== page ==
While today's nurse-managed health center traces its immediate roots to changes in national health care laws begun in the mid-1960s, the nursing model of holistic health care that integrates health promotion with primary care and focuses on serving vulnerable populations dates back to the late nineteenth century. As far back as the 1890s, visionaries, such as Lillian Wald who founded the Henry Street Settlement for the sick and poor of New York City and later Margaret Sanger, who opened the nation's first birth control clinic, were instrumental in establishing the public health movement in the United States. These nurses, and others like them, drew their inspiration from the needs of their communities.
Since those early days, nurses have always approached health care as a compassionate profession that focuses on the special needs of society's most vulnerable people: the poor, the aged, those suffering from social injustice, and those living in areas without access to adequate health facilities.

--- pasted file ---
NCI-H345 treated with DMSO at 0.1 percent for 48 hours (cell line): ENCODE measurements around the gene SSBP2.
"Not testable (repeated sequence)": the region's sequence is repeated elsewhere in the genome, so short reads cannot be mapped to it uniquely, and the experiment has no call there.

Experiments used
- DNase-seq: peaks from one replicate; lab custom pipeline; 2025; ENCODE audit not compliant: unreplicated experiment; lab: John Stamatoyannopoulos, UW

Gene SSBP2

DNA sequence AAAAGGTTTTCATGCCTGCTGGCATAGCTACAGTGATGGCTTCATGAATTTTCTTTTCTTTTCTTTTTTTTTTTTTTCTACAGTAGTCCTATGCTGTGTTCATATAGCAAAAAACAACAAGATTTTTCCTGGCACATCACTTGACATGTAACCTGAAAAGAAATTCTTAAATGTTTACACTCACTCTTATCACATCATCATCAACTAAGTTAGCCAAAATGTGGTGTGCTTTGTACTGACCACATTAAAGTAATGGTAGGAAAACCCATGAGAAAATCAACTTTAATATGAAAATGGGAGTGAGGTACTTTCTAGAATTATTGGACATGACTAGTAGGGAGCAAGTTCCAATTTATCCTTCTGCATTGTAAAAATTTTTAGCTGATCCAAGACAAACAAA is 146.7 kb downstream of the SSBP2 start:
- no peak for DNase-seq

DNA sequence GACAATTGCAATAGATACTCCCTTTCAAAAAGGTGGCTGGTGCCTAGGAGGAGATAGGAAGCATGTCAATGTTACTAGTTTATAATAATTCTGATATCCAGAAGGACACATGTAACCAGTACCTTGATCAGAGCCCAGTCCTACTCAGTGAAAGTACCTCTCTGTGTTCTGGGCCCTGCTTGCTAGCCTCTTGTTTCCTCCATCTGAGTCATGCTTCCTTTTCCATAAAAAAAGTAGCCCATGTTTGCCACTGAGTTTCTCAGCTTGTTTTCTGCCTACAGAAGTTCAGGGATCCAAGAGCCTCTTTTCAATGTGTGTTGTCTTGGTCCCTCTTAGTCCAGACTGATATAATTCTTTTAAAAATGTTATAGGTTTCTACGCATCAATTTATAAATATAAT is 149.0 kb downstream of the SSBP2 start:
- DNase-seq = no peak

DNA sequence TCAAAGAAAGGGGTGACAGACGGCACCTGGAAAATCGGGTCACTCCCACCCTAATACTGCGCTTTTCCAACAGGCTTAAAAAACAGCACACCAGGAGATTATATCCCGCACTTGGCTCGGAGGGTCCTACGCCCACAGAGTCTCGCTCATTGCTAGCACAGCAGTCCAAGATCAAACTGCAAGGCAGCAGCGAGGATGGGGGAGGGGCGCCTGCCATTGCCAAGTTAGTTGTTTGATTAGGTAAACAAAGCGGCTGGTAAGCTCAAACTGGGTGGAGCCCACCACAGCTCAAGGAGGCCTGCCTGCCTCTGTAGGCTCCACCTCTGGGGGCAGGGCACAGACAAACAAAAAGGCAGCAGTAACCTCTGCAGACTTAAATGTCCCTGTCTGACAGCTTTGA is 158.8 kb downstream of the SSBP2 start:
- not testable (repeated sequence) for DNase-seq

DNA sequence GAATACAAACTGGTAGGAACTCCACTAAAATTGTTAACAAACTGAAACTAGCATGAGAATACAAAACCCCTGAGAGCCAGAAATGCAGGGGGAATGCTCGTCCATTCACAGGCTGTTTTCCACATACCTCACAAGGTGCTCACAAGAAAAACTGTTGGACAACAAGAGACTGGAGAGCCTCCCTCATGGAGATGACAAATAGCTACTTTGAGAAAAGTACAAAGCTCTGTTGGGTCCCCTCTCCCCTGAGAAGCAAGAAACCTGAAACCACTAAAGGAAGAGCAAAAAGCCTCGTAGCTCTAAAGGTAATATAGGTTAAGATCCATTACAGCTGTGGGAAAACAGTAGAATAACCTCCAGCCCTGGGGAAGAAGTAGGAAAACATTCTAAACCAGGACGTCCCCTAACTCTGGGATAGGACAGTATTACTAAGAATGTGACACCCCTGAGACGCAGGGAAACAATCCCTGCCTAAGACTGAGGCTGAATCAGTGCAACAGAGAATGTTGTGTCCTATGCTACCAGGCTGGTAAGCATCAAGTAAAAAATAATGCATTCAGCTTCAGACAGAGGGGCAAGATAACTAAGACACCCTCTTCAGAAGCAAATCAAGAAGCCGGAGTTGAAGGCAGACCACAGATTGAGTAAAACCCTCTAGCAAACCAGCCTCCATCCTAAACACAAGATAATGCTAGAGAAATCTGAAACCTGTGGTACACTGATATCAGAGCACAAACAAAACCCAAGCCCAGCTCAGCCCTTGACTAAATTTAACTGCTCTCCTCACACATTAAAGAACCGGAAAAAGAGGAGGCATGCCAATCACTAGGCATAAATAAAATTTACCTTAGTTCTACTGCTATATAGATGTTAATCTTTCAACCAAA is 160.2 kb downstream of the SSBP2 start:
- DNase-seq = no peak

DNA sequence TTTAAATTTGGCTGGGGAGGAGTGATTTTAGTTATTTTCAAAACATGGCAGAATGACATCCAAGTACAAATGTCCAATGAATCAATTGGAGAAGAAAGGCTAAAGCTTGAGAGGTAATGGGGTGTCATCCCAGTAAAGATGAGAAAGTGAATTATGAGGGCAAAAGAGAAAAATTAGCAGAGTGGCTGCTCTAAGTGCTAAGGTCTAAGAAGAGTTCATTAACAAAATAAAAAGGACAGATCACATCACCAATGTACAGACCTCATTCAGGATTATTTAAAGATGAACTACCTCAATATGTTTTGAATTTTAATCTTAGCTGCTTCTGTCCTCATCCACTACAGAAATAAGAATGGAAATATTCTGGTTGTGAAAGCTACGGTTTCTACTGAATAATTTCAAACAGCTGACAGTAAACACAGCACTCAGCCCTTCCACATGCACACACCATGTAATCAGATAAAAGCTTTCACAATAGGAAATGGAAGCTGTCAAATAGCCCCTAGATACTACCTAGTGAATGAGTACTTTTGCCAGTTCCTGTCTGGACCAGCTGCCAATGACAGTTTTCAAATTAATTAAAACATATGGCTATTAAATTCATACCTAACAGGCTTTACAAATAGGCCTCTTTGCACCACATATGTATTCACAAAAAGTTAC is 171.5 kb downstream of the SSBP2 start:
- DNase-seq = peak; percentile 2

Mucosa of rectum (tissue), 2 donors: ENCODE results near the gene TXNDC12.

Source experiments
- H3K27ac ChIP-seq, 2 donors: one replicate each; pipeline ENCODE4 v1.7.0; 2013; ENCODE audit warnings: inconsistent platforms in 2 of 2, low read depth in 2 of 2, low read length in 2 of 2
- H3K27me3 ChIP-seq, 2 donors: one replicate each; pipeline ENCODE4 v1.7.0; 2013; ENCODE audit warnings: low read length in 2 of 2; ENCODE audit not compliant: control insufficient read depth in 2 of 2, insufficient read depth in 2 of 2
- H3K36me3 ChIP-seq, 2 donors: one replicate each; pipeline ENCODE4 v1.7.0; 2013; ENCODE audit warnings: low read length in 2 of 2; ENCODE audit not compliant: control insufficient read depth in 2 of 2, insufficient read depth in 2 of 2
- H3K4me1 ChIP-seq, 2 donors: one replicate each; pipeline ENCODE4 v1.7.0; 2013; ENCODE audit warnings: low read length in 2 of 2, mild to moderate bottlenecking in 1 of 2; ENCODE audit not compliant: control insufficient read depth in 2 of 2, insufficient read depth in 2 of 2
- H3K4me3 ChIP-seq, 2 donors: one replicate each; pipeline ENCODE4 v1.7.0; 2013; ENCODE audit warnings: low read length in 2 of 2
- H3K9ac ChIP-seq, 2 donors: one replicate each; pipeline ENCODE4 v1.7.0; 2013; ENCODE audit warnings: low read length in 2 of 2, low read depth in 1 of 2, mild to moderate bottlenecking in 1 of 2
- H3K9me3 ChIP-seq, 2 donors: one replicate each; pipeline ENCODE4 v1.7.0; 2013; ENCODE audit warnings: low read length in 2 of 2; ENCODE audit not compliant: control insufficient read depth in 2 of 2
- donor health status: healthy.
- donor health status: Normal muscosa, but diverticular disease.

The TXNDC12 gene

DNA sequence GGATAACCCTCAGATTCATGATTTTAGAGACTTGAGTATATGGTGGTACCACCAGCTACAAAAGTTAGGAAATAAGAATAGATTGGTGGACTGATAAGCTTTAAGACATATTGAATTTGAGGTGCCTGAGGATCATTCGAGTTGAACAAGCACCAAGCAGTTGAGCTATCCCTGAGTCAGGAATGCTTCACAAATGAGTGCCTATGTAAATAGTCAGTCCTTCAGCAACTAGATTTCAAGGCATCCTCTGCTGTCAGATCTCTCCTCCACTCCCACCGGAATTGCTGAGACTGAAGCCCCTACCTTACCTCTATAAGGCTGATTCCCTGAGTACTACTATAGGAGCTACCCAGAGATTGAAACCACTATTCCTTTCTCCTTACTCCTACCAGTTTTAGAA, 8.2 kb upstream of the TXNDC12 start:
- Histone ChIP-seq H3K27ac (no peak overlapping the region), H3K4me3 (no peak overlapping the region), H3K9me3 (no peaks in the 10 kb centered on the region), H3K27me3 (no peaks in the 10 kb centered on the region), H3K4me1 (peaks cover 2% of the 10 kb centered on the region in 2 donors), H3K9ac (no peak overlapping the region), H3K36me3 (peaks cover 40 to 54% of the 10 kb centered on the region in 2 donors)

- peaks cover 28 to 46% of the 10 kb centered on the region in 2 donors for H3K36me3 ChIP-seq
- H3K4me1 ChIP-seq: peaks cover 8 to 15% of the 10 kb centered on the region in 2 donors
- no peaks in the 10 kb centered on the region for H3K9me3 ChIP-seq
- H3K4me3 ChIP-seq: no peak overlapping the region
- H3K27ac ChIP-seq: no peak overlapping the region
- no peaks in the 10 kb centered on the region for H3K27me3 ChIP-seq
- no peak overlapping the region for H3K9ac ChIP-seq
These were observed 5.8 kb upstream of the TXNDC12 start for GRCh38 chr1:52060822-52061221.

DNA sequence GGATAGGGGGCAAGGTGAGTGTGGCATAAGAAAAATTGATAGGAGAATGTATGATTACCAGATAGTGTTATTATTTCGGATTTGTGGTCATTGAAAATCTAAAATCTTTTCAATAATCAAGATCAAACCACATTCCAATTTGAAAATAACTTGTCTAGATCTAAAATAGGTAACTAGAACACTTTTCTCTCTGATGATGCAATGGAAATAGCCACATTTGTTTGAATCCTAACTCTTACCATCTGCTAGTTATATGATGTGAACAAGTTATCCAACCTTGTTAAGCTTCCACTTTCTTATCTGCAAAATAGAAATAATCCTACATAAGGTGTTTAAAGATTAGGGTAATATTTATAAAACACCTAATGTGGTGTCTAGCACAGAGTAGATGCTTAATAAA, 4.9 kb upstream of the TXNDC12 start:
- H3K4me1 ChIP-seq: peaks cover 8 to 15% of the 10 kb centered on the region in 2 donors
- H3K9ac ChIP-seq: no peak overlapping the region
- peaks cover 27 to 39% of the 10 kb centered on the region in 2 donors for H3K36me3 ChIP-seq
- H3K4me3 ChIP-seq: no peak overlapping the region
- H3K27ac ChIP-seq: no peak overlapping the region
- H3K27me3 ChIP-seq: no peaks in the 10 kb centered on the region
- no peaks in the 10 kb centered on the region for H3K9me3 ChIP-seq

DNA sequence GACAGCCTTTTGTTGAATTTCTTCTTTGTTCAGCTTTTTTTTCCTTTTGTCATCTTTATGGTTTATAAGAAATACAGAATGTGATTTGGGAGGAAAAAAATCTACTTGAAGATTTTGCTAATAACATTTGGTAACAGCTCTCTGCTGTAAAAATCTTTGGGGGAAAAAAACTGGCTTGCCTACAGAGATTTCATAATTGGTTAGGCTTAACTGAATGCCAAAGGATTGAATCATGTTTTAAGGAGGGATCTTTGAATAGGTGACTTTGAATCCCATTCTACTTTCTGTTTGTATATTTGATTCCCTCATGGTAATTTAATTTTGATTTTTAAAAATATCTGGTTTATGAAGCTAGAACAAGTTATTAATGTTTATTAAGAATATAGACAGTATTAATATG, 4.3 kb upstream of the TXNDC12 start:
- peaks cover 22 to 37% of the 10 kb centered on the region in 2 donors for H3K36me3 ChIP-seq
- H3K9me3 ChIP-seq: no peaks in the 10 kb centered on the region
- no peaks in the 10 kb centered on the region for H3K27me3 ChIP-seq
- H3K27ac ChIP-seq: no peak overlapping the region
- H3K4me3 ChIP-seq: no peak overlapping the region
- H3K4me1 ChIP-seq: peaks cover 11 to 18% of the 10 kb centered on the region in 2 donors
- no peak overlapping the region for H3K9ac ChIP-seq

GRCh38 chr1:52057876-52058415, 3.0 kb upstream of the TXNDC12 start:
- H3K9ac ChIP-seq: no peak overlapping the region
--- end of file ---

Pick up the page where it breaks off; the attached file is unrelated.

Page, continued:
Their quiet courage and dedication have taken nurses to the frontlines of every war, just as today, it takes them to the inner city, to rural communities, to homeless shelters and Native American reservations, and anywhere fighting disease is tied to the battles against poverty, racism, and injustice. It is this focus on healing and on meeting the unmet needs of society that has kept nursing at the forefront of the public health care movement in the United States.
We combine the latest in health care and health promotion science with the traditions of community leadership, social vision and personal courage as exemplified by the nursing profession throughout this century.